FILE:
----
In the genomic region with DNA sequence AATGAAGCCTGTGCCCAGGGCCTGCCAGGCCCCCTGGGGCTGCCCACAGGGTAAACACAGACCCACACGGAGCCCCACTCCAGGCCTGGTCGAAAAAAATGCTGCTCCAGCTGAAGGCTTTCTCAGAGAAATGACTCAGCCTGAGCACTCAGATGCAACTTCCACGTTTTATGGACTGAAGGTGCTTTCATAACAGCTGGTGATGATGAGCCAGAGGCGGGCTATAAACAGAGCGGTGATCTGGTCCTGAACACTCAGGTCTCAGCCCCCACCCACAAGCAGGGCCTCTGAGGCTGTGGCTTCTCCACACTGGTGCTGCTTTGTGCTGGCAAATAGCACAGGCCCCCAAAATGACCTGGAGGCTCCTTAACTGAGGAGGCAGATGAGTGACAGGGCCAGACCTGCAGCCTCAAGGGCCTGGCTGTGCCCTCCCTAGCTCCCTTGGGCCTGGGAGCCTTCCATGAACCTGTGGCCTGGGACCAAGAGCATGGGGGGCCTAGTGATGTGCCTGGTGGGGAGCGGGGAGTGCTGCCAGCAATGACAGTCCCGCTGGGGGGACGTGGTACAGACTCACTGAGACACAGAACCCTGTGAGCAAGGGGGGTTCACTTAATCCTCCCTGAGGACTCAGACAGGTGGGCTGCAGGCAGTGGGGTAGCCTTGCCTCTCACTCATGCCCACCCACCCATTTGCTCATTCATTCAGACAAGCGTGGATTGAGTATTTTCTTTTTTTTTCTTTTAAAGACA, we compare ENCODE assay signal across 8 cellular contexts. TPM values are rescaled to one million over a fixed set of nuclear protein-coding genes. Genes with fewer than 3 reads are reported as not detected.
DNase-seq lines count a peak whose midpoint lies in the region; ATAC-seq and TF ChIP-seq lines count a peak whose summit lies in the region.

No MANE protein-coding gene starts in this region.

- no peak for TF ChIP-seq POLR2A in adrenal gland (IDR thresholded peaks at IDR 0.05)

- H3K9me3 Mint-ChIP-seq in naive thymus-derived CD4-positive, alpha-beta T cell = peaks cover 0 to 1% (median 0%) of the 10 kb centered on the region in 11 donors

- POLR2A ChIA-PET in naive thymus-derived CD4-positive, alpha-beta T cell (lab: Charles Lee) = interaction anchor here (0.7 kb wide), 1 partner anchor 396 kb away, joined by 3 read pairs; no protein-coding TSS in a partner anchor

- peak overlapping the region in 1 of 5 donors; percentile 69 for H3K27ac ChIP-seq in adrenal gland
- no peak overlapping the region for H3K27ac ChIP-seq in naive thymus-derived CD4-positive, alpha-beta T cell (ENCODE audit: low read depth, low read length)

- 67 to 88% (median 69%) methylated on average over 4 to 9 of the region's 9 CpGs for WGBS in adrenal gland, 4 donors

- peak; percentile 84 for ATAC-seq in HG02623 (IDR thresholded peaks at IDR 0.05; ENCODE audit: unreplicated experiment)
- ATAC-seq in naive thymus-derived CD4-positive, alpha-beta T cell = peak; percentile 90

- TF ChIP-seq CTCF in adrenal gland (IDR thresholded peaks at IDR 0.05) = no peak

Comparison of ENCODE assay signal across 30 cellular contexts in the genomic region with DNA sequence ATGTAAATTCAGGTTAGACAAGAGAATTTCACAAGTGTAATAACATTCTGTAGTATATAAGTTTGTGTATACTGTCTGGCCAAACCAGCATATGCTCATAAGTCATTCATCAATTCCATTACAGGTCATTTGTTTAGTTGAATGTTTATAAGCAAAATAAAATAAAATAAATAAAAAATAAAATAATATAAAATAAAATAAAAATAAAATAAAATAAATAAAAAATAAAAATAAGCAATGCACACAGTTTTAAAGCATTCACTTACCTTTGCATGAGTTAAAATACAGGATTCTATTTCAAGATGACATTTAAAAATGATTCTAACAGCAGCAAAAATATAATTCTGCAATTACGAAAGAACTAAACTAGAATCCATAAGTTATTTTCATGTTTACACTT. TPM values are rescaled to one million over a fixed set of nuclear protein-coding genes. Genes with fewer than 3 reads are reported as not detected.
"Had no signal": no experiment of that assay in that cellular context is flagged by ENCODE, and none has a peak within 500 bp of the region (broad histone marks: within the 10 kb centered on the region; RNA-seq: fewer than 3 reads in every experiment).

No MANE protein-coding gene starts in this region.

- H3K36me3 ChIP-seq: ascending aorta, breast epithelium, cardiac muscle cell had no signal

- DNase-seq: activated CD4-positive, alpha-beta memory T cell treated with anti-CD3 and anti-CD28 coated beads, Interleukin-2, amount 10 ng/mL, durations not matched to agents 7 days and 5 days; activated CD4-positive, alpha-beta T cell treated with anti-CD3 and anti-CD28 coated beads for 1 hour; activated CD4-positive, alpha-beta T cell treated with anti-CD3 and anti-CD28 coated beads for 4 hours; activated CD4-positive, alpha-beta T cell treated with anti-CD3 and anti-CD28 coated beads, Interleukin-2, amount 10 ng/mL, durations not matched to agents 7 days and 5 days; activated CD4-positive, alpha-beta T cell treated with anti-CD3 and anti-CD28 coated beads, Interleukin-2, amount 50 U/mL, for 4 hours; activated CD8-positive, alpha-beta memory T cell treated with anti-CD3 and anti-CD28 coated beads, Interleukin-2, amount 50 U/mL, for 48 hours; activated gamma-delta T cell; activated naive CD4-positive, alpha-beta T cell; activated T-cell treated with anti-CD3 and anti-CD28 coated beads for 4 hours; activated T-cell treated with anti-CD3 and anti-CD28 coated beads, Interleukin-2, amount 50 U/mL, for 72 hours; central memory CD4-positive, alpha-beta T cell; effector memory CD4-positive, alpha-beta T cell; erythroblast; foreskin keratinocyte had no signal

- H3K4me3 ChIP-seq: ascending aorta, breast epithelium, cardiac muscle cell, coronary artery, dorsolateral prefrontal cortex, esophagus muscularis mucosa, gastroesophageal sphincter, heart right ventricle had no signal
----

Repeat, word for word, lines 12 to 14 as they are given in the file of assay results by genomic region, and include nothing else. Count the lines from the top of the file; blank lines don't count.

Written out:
- TF ChIP-seq CTCF in adrenal gland (IDR thresholded peaks at IDR 0.05) = no peak

Comparison of ENCODE assay signal across 30 cellular contexts in the genomic region with DNA sequence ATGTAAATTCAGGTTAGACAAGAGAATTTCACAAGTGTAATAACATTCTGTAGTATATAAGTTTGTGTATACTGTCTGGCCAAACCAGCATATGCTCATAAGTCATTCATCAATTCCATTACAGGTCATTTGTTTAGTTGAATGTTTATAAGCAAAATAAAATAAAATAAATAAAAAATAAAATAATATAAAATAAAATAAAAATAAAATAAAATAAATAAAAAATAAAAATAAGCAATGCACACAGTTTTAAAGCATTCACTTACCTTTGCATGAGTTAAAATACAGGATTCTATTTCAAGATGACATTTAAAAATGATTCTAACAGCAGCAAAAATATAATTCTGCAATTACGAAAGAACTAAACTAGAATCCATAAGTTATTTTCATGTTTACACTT. TPM values are rescaled to one million over a fixed set of nuclear protein-coding genes. Genes with fewer than 3 reads are reported as not detected.
"Had no signal": no experiment of that assay in that cellular context is flagged by ENCODE, and none has a peak within 500 bp of the region (broad histone marks: within the 10 kb centered on the region; RNA-seq: fewer than 3 reads in every experiment).